overact (v.) Look up overact at Dictionary.com
1610s, "to go too far in action," from over- + act (v.). Meaning "to play a part with too much emphasis, to chew the scenery" is from 1630s. Related: Overacted; overacting.
overage (n.) Look up overage at Dictionary.com
"a surplus amount," 1945, a banking term, coined from over on model of shortage.
overall (adv.) Look up overall at Dictionary.com
"everywhere," Old English ofer eall, from ofer "over" (see over) + eall (see all). Sense of "including everything" is from 1894. The noun in the clothing sense (usually plural) of "loose trousers of a strong material worn by cowboys, etc." is from 1782. Specific sense "loose fitting canvas trousers with a bib and strap top" (originally worn by workmen over other clothes to protect them from wet, dirt, etc.) is attested from 1897.
overalls (n.) Look up overalls at Dictionary.com
see overall. Compare French surtout "overcoat," literally "an over all," from sur- "over" + tout "all."
overarching (adj.) Look up overarching at Dictionary.com
1720, from present participle of verb overarch (1660s), from over- + arch (v.).
overawe (v.) Look up overawe at Dictionary.com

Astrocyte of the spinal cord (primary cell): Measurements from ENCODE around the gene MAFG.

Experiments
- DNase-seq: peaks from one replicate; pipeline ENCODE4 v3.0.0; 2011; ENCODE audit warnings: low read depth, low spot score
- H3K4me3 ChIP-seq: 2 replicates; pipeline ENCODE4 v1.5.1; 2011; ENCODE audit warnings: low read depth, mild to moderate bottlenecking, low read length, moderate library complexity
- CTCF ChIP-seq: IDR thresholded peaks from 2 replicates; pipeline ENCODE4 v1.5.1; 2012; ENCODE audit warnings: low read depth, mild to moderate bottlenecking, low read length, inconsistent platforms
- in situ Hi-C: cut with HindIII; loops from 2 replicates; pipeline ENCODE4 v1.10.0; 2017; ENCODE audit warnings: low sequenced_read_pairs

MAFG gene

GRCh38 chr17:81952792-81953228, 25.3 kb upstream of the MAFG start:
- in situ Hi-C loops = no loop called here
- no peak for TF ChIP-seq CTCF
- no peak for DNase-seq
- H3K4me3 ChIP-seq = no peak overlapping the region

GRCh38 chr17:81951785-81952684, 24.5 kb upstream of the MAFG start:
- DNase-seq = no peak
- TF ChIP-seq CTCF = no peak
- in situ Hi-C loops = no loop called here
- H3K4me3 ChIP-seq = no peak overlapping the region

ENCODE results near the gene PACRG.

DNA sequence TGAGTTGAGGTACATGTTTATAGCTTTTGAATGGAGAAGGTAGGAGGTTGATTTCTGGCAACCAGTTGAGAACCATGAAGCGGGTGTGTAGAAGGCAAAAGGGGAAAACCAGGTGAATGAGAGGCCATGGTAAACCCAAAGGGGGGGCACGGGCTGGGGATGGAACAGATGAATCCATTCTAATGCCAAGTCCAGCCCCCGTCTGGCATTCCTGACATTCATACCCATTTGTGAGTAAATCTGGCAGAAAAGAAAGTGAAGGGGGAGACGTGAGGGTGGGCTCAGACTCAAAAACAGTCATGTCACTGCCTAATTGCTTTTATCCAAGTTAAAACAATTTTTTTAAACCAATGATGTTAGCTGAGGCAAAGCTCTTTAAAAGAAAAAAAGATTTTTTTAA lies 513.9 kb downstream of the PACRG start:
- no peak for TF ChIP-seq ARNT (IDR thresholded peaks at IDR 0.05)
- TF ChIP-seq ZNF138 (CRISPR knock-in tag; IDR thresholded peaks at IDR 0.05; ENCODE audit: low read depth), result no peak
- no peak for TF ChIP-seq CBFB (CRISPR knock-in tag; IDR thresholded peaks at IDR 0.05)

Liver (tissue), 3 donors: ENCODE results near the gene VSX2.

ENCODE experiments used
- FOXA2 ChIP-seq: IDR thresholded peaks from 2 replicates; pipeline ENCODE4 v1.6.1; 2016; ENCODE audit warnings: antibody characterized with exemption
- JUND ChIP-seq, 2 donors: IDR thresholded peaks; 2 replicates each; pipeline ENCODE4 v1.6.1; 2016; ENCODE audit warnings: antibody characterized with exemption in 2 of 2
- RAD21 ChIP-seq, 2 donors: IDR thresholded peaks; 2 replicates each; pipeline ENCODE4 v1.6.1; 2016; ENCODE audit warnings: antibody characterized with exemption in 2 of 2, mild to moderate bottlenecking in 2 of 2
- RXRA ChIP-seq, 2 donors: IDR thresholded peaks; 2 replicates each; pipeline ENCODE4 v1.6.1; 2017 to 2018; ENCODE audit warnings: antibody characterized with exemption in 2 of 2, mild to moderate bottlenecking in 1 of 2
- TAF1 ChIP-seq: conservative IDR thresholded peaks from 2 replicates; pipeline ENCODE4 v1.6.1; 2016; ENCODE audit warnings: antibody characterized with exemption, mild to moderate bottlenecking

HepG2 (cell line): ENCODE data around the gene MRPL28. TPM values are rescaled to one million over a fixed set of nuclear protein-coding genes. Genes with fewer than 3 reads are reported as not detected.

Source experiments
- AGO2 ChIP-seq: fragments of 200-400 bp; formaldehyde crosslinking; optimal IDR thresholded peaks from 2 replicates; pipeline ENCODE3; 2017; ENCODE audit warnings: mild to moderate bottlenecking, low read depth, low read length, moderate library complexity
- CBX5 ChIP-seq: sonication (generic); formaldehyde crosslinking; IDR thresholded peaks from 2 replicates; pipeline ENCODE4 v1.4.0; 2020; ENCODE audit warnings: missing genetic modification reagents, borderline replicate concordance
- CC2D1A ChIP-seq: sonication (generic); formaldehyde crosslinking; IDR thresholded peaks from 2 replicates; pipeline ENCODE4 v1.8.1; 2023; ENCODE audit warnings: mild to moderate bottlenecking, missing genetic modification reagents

1570s, from over- + awe (v.). Perhaps coined by Spenser. Related: Overawed; overawing.
overbear (v.) Look up overbear at Dictionary.com
late 14c., "to carry over," from over- + bear (v.). Meaning "to bear down by weight of physical force" is from 1535 (in Coverdale), originally nautical, of an overwhelming wind; figurative sense of "to overcome and repress by power, authority, etc." is from 1560s.
overbearing (adj.) Look up overbearing at Dictionary.com
figurative present participle adjective from overbear (v.) in its sense "to bear down."
overbite (n.) Look up overbite at Dictionary.com
"overlapping of the lower teeth by the upper ones," 1887, from over- + bite (n.).
overblown (adj.) Look up overblown at Dictionary.com
late 15c., "blown over, passed away," past participle adjective from verb overblow "to blow over the top of," of a storm, "to abate, pass on" (late 14c.), from over- + blow (v.1). Meaning "inflated, puffed up" (with vanity, etc.) is from 1864.
overboard (adv.) Look up overboard at Dictionary.com
"over the side of a ship," Old English ofor bord, from over + bord "side of a ship" (see board (n.2)). Figurative sense of "excessively, beyond one's means" (especially in phrase go overboard) first attested 1931 in Damon Runyon.
overbook (v.) Look up overbook at Dictionary.com
"to sell more tickets than there are seats," 1903, from over- + book (v.); originally in reference to theaters. Related: Overbooked; overbooking.
overburden (v.) Look up overburden at Dictionary.com
also over-burden, "to put too much weight on," 1530s, from over- + burden (v.). Earliest uses are figurative. Related: Overburdened; overburdening.
overcast (adj.) Look up overcast at Dictionary.com
c. 1300, of weather, past participle adjective from verb overcast (early 13c.), "to overthrow," also "to cover, to overspread" as with a garment, usually of weather, from over- + cast (v.).
overcharge (v.) Look up overcharge at Dictionary.com
c. 1300, "to overload, overburden," from over- + charge (v.). Meaning "to charge someone too much money" is from 1660s. Related: Overcharged; overcharging.